Posted on Wednesday, October 7, 2015
On Wednesday, October 21, Westminster College's Environmental Programs and Lawrence and Mercer County ALLARM, will host a panel discussion at the McKelvey Campus Center at 7 p.m. Doors open at 6:30pm for light refreshments and the event is free and open to the public.
The panel, which include Dave Ball, Brian Cappola and Andy Schrader, who are township supervisors involved in the Act 13 Robinson case, making people of townships, municipalities and boroughs in aware that nonconventional gas drilling is a possibility.
Ball is a retired CEO and has been active in politics for many years. He has been a Peters Township Councilman for eleven years and is currently Council Chairman. He is one of the individual plaintiffs in the landmark Robinson vs. Commonwealth lawsuit challenging the state’s Oil and Gas Act. Peters Township is a mostly developed Township and the site of current interest in drilling. He is a frequent writer speaker and presenter on gas drilling issues.
Cappola is a former Township Supervisor and Board Chairman in Robinson Township, PA. He is a business owner with 34 years of experience. Brian is one of the individual plaintiffs in the landmark Robinson vs. Commonwealth lawsuit. Robinson Township is a rural community and is the site of many gas wells and impoundment ponds. He is a frequent speaker on gas drilling issues.
Schrader is a retired ironworker and has been active in local politics for many years. For the past five years he has been a Township Supervisor in Cecil Township, PA and is the current board Chairman. Cecil Township is a mixture of developed and rural land and is the home of a major business park and has several gas wells and impoundment sites.
The December 19, 2013 Supreme Court decision affirmed that "nonconventional gas drilling is an industrial process and that compatible uses should be kept in compatible zones, making zoning an important tool to protect the health, safety and well-being of area residents."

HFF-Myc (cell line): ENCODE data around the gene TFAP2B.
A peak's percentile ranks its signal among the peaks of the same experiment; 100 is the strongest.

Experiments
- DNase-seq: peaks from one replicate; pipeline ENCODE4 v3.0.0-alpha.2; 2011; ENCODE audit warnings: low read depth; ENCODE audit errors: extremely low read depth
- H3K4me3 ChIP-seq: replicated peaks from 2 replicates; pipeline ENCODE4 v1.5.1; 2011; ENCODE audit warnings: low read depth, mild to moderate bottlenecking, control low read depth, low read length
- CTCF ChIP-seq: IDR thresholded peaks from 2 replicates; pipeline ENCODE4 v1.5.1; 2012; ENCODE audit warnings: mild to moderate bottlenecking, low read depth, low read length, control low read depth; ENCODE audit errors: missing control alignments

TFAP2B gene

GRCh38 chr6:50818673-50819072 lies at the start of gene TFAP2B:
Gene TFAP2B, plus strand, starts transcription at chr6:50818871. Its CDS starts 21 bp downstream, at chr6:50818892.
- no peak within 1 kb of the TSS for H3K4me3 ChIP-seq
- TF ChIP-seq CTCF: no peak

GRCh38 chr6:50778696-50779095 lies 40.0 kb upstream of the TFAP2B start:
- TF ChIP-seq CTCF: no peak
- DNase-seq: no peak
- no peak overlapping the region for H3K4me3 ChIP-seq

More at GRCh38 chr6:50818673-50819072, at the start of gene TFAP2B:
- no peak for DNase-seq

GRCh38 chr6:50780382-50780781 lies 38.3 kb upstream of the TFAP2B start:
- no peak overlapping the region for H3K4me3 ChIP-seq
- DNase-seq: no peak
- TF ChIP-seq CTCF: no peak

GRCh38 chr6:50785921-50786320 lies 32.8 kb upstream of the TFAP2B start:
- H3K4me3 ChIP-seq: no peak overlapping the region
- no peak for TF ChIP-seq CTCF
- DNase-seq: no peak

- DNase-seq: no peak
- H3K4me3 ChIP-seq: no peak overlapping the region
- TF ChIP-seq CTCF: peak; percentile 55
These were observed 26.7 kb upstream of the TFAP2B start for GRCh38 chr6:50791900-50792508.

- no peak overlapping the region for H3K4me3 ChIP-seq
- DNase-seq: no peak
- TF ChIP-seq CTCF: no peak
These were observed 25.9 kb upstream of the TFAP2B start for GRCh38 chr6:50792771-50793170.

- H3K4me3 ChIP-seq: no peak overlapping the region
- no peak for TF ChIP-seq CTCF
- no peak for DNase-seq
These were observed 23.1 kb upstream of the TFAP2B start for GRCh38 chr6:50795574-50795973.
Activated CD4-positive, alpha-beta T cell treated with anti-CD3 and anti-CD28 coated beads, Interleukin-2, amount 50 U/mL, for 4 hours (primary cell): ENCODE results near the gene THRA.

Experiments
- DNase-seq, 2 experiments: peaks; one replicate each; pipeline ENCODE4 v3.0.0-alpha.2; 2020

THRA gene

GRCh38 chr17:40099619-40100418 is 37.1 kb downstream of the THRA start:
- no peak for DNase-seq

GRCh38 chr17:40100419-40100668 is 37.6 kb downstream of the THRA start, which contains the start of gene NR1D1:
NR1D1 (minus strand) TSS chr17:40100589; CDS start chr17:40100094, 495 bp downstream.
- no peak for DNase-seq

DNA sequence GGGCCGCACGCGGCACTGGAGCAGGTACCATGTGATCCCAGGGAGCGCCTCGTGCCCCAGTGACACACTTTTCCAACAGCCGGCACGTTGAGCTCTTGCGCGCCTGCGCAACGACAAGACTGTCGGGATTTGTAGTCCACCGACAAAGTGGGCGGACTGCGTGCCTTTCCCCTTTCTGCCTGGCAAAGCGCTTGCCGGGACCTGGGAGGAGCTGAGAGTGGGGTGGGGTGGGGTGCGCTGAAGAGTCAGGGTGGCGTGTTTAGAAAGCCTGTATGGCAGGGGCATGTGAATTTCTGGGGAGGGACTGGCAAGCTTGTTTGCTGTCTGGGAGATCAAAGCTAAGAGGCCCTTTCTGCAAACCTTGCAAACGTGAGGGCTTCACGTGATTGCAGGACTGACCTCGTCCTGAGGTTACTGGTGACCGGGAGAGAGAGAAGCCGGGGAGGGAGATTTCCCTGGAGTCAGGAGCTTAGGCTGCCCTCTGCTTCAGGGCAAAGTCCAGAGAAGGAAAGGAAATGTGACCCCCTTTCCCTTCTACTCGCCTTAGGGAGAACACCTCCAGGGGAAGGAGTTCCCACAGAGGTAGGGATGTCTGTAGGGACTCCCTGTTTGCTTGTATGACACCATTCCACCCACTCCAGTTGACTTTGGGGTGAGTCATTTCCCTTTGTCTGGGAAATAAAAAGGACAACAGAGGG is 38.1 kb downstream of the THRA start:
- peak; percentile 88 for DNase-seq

On December 19, 2013 in the Robinson Township v. Commonwealth of Pennsylvania, the Pennsylvania Supreme Court held unconstitutional major parts of Pennsylvania’s “Act 13”—a 2012 oil and gas law designed to facilitate the development of natural gas from Marcellus Shale. According to Widener Environmental Law Center, in doing so, the Court breathed new life into Article I, Section 27 of Pennsylvania’s constitution, which requires the state to “conserve and maintain” public resources “for the benefit of all the people.” The implications of this decision will be felt for years, perhaps decades.
Article 1 Section 27 PA Constitution: “The people have a right to clean air, pure water, and to the preservation of the natural, scenic, historic and esthetic values of the environment. Pennsylvania's public natural resources are the common property of all the people, including generations yet to come. As trustee of these resources, the Commonwealth shall conserve and maintain them for the benefit of all the people.”
For more information about this program, contact Dr. Helen Boylan, chemistry professor and director of the environmental program, at firstname.lastname@example.org.
*Photograph provided by Suzanne Bobosky.